A Day in Ramotswa

I woke up bright and early this morning to spend the day in Ramotswa, a nearby village. My Setswana teacher, Nthati, is actually from this village, so she invited our class to come. Those of us who decided to go caught a bus from the station at 7 am and it took about an hour to get to the village. The village was holding a bojale, a rite of passage in the Batswana culture. Bojale is the female version of this ceremony. Traditionally, it occurs when children hit puberty, marked by their first menstruation or wet dream. Nowadays, the ceremony does not occur often. In fact, this was the first one in over 30 years in this particular village. Therefore, the women were much older than you would expect. Batswana children now have the choice as to whether they want to undergo this right of passage. When participating, girls move away for a period of three months with a mentor and learn to be a good wife and mother. Boys learn how to be a good man and provide for the family, but also must undergo a circumcision. After the ceremony, marking the end of the three months, they are now ready to marry and start their adult life.

The program was held at the kgotla (high court) and consisted of lots of speakers, traditional songs and dances, and the official ceremony. The performers included the Adante chorus, a traditional whistling group, and a traditional dance group. All of them were wonderful! We also sang the Botswana national anthem (Pina Ya Sechaba), which we learned in class. The speakers were honestly pretty boring, mostly because we couldn’t understand a word. The majority of the program (probably 3 hours of it) was just speakers. However, Ramotswa is unique in that this village has the only female chief in all of Botswana. I thought that was so cool and I really enjoyed watching her speak, even if I couldn’t understand. You could tell how passionate she was and it made me proud for all of the women in the country. When the women undergoing the bojale came out, they were wearing outfits similar to the traditional dancers- hide skirts, sports bra type tops, and lots of colorful and beautiful jewelry. They were smeared in oil and their hair looked as if it had been painted. I could just tell how proud and happy they were. When the program ended (after much restless sitting), we ate some of the local food and conversed with some of the people of Ramotswa. As we finished our food, the little kids begged us for our leftovers. They were basically swarming around our table. We eventually took a bus back to Gabs and I headed home for the evening.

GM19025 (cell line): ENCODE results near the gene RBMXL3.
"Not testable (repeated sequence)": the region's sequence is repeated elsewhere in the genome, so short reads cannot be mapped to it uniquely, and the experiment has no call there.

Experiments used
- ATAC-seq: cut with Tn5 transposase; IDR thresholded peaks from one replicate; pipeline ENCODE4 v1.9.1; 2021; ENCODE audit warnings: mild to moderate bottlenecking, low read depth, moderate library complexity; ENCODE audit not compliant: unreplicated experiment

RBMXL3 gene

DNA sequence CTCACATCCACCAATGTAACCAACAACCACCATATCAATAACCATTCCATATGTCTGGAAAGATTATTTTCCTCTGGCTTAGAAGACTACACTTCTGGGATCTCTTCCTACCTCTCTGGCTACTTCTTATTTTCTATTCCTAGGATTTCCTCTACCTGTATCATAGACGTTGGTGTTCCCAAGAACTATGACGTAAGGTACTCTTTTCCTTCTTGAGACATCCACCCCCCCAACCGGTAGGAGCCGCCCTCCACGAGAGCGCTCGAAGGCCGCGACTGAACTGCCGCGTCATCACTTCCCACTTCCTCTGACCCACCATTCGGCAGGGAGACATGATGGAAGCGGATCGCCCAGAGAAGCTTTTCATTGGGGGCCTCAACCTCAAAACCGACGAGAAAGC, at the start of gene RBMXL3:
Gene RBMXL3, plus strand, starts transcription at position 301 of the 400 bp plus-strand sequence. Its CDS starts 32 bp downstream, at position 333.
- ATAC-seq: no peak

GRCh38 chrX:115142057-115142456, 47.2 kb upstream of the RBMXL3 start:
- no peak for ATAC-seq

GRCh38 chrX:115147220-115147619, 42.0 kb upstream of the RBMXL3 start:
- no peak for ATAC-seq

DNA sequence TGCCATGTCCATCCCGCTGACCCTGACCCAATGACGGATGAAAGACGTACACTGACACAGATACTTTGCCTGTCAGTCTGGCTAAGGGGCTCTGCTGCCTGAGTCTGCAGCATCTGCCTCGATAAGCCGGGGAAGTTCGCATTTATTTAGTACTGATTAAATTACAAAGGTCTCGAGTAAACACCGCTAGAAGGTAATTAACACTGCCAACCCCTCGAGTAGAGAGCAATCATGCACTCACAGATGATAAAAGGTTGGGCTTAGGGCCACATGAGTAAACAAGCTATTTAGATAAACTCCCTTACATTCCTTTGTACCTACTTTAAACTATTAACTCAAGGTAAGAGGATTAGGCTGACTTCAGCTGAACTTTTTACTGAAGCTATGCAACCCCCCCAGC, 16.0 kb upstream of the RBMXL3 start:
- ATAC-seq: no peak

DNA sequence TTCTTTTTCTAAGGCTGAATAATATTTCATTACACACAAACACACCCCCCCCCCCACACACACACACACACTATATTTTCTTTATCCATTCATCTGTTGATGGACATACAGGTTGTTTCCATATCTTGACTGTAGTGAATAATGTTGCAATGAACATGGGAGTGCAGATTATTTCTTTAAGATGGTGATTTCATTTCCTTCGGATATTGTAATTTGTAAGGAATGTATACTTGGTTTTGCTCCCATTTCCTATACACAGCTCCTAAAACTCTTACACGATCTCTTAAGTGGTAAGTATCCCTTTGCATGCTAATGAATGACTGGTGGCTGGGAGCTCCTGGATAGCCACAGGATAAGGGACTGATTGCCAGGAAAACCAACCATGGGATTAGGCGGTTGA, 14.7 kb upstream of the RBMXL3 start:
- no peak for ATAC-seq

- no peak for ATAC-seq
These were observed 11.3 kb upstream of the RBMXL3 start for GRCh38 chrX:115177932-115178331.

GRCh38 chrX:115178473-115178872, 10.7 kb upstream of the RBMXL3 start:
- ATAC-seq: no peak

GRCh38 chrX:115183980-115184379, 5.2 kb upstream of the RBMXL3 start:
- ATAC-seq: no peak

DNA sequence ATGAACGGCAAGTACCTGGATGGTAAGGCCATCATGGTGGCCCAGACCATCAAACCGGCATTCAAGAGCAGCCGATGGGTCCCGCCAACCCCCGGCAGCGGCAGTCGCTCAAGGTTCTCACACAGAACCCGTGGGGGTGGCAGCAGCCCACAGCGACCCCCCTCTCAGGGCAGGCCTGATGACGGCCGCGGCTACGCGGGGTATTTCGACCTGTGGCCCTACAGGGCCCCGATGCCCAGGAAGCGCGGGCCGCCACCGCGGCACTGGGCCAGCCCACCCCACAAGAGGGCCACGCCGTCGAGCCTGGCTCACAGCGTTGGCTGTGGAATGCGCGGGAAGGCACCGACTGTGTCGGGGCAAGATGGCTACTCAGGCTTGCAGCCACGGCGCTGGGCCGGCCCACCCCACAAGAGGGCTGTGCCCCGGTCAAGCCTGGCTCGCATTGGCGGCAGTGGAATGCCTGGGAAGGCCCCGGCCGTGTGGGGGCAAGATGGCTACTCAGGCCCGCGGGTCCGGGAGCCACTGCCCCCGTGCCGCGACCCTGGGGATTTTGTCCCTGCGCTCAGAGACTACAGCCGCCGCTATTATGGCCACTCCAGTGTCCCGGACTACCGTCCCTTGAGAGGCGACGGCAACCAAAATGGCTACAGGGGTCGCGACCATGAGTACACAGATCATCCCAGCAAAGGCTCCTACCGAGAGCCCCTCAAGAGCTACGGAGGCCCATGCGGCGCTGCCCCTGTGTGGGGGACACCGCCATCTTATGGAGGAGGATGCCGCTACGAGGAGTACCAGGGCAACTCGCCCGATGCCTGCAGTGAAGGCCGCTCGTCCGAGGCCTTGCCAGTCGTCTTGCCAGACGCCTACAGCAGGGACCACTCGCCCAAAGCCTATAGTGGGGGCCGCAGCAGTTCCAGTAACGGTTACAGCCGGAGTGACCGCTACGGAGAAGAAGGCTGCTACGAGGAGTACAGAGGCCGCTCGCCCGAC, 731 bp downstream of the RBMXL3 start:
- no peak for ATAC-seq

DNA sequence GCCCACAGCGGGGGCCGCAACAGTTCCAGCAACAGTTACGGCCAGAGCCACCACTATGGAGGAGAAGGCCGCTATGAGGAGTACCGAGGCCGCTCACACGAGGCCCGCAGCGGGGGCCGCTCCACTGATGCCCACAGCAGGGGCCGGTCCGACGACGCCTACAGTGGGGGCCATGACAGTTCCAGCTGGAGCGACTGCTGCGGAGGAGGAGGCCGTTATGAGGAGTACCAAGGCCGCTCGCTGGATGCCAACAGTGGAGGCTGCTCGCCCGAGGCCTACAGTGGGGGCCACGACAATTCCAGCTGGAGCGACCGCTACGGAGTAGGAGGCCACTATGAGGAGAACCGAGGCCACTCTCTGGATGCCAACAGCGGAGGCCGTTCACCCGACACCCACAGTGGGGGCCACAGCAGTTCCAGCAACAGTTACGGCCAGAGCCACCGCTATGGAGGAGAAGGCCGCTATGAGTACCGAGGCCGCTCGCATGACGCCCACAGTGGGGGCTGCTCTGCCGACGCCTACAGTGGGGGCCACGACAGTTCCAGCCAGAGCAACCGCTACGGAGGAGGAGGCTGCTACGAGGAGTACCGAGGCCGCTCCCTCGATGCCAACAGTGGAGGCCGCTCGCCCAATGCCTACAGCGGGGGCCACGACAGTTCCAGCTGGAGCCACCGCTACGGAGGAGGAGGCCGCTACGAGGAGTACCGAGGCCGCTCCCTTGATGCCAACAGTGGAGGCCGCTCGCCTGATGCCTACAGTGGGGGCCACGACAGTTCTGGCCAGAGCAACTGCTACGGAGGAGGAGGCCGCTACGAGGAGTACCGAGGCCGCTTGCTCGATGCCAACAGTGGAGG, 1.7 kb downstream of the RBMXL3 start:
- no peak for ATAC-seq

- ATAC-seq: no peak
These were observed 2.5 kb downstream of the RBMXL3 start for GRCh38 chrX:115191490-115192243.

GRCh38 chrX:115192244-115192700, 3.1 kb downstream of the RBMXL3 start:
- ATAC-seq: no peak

I’m leaving tomorrow morning to stay in a village called Kanye for a week. I’ll be missing my classes, but I’ll be learning invaluable information. We observe in the clinics every morning and we each stay with a different family. We’ll be experiencing the culture of the people firsthand. I’ve heard there is limited Internet access, but I’m not taking my laptop, so I doubt I’ll be on. I’ll be sure to update everyone on my week upon returning!



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